Creatives and Producers Grapple With a New Era of Production

Those in the Thick of It Weight in on Costs, Digital and Specialization

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As noted here previously, production ain't what it used to be. It's a lot more. Genuine collaboration is often necessary to bring a big, platform-spanning idea to life, and that collaboration means it's often harder to determine the line between creation and execution. For its annual production issue, Creativity canvassed those in the thick of it -- agency creatives and producers from "traditional" and digital-type companies alike. Here, repurposed for your enjoyment, are some of their ruminations.


The biggest concerns when it comes to production as we know it? Well, cost for starters. "The budgets, especially for traditional advertising, keep shrinking, and clients want more for the buck they pay. In addition, the cost of talent is rising to the point of an unreasonable level." Here's another one: "Lack of understanding. A friend of mine (who was a traditional art director) said that he thought interactive was cheap and quick. [In reality, it's] expensive and time-consuming. Many people lack a decent understanding of what it takes to do interactive work." -- Rei Inamoto, global creative director, AKQA

"There are really two main concerns: cost and quality. ... When it comes to cost and interactive production, there really are two extremes at play. One extreme is that you have interactive productions that require the same high-end special effects and quality that television requires. There still is a huge misconception that because the production is going to be on the web, it is going to be cheaper. In fact, the cost will most likely increase because, in addition, you now need to make that content interactive! On the other extreme, you have concepts that require a streamlined, cost-effective method of production. That means having people on the team who wear more than one hat. The new term 'preditor' -- producer, shooter, editor -- describes this new emerging group of filmmakers." -- Christine Beardsell, creative director, Digitas/Third Act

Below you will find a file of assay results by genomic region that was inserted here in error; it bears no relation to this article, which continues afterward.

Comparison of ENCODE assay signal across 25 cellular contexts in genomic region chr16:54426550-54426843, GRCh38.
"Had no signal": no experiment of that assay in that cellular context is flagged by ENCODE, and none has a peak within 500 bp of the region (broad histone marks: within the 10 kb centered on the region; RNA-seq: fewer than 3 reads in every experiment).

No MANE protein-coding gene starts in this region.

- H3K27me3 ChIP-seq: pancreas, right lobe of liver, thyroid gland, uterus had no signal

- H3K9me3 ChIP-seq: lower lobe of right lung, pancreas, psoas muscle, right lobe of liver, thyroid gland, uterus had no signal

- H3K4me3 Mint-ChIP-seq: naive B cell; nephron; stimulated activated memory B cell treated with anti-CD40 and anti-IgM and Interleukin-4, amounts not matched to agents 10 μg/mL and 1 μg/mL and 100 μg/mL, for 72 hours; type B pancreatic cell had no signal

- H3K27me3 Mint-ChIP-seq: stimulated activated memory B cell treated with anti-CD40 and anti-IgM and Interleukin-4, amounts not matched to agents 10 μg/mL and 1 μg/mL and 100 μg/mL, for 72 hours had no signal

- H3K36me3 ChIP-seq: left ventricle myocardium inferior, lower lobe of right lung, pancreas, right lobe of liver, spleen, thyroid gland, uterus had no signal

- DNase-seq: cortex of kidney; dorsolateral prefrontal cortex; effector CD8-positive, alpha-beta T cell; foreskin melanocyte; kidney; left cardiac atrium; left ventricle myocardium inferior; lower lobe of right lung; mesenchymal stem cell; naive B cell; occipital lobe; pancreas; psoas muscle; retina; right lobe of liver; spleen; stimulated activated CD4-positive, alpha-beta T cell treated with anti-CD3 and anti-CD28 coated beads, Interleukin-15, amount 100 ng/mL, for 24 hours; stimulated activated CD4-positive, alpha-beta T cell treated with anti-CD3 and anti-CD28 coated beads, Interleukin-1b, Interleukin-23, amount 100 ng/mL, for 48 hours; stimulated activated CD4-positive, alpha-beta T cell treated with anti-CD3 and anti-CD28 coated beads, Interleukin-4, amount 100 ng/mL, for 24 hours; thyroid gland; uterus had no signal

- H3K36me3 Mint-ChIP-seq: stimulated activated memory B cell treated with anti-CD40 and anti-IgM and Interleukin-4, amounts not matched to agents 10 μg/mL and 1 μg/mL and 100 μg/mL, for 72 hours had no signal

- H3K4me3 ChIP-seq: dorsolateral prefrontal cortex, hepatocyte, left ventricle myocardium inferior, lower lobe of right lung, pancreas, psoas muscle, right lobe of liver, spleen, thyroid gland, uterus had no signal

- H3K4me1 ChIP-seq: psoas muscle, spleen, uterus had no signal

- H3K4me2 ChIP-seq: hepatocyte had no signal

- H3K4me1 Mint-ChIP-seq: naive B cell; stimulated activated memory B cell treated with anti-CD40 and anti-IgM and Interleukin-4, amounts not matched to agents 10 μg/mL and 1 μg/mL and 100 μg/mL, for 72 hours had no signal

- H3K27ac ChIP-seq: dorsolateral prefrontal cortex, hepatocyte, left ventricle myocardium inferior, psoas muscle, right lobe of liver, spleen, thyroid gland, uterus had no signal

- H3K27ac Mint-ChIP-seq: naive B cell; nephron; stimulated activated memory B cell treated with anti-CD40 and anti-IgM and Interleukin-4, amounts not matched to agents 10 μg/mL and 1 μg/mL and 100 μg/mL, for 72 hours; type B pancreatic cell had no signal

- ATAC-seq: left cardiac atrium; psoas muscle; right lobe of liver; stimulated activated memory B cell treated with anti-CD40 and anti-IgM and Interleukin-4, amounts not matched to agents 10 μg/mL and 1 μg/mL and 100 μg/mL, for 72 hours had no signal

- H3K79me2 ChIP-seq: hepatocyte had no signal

Are production companies keeping up? "In general, I've noticed a healthy influx of interactive capabilities, 'one-stop shop' content makers and other longer-form talent, like episodic television directors, now being represented though commercial production companies. Then there are support services, like digital and graphic design, in-house editorial, ancillary production work. ... On a wish level, I'd like to see more 'A' directorial talent take a greater part in online projects, even if it's not profitable now." -- Brian DiLorenzo, exec VP-director of integrated production, BBDO North America


What's coming? Is there a new production thing on the horizon? "Yes, of course! As the definition of interactive marketing gets bigger, there will be a lot more specialists. There are already some excellent interactive production companies that only do installations or mobile or 3-D, or games. And there are some giant ones doing massive productions of banners. I think it will fragment and actually make it much easier for agencies to go back to being brand agents, and there will be a wealth of specialists to make it easier to get good work done." -- Benjamin Palmer, president-CEO, The Barbarian Group

"It would be great to explore how we facilitate collaboration. Right now, we are still very much in the hands-off mind-set. I would love combined teams in one space where we generate and evolve on the job. We might even learn something along the way. Can you imagine the fresh ideas that could come from that level of interaction?" -- Conor Brady, VP-creative, Organic

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Teressa Iezzi is the editor of Creativity magazine and Creativity-Online.com.
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